Submitted by fixingshitiswhatido t3_10zvsqj in askscience

So, The moon has an atmosphere nothing like the one on earth obviously, but a thin layer of gases that are “attached” to the moon through gravity barring any space weather, impacts and the like. My question is with the extreme temperature changes between the light and dark side of the moon would it not generate wind? I’m not talking about let’s build a windmill wind more something detectable with modern instruments, even theoretically. Or is the density/pressure just too low for the effect to take place?



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rootofallworlds t1_j8avowq wrote

The “atmosphere” of the moon is a surface boundary exosphere. This means molecules are ejected from the surface (by various processes), fly on a ballistic arc, then hit the surface again with almost no chance of encountering another molecule on the way.

Without interaction between molecules, the atmosphere does not behave as a fluid and cannot form winds.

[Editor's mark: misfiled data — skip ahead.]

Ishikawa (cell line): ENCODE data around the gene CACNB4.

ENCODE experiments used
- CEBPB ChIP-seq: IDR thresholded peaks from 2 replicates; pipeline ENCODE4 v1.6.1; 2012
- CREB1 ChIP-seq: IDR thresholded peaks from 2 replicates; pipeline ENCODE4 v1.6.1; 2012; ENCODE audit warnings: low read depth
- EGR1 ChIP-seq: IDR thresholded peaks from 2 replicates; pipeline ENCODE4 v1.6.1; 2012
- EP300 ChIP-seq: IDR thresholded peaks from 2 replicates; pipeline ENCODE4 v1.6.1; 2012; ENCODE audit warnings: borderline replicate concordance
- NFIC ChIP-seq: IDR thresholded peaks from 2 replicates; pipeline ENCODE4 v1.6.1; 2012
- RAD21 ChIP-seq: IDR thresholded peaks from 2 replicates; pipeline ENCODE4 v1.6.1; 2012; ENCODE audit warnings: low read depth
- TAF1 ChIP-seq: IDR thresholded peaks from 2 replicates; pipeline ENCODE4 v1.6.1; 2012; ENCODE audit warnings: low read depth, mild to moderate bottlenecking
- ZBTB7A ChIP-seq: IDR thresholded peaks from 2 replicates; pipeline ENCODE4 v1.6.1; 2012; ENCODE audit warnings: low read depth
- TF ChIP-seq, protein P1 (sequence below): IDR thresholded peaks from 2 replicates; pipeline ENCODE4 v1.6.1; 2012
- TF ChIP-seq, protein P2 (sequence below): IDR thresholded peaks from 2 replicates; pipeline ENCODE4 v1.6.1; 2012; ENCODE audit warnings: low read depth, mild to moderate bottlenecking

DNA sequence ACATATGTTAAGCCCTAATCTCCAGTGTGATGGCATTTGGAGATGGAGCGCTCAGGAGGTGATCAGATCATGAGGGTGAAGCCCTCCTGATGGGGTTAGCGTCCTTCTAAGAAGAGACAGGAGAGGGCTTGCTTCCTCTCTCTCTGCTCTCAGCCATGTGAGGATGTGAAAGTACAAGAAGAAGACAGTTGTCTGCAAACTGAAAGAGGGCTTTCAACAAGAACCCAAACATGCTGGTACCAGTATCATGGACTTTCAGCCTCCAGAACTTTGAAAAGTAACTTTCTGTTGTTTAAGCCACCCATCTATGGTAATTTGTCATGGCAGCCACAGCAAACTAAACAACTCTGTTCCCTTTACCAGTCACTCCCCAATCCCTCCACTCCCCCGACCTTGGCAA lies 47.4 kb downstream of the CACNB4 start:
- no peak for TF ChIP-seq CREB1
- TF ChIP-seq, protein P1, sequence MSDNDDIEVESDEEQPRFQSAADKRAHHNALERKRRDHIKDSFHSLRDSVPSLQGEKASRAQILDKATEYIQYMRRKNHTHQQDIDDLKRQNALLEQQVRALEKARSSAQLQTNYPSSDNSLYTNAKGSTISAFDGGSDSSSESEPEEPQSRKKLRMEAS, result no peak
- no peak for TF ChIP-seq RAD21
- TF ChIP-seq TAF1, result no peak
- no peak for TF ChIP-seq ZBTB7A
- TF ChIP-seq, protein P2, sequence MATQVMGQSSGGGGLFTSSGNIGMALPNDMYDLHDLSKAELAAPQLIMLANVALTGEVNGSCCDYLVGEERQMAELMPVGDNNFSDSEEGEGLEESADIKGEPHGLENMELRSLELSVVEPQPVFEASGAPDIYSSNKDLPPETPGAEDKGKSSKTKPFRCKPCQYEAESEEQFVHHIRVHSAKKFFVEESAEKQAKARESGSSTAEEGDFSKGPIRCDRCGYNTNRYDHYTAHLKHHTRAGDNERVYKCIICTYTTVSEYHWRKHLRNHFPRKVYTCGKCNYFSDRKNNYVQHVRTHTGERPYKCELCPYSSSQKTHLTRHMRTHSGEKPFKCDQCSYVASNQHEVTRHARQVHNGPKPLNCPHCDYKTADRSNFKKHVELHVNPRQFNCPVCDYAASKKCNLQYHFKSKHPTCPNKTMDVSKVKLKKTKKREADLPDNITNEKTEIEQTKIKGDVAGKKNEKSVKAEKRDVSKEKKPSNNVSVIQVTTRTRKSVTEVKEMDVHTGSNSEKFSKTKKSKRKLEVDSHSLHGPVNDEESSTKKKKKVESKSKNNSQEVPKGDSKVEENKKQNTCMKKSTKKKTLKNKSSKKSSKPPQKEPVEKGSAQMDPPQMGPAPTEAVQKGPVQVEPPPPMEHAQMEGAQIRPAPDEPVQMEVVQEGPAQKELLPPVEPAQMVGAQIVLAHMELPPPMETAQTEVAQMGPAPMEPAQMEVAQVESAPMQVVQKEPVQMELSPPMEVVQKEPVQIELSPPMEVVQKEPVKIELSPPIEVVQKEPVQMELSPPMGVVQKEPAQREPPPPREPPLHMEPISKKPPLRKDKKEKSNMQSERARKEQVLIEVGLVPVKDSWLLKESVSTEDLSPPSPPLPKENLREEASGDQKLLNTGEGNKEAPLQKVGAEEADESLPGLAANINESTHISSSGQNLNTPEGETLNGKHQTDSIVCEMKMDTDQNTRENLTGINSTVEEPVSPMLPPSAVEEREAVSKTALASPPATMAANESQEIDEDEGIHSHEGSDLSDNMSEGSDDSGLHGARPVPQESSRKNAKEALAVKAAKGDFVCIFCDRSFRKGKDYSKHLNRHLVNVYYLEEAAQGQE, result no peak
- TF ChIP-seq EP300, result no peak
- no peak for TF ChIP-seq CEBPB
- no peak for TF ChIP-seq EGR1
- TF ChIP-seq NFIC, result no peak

Any object with enough gravity that ejected molecules have a decent chance of falling back, but no denser atmosphere, will form a surface boundary exosphere.


fixingshitiswhatido OP t1_j8eu8lx wrote

Thanks, I thought this might be case. But just could rule out a small boundary layer that moves very very slightly. We'll explained my good man


DoctorRisen t1_j89op2k wrote

I don’t believe there is a high enough density of molecules in the “air” on the moon to produce the same thing we call wind on earth. Sure, they’re going to move around a bit, but they’re unlikely to collide with each other often enough to create a detectable trend of common movement, aka wind.


fixingshitiswhatido OP t1_j8ev1kd wrote

Great article, I suppose this depends on the definition of wind. But vertical movement of molecules due to a decrease in density from temperature changes sounds like wind with more steps to me.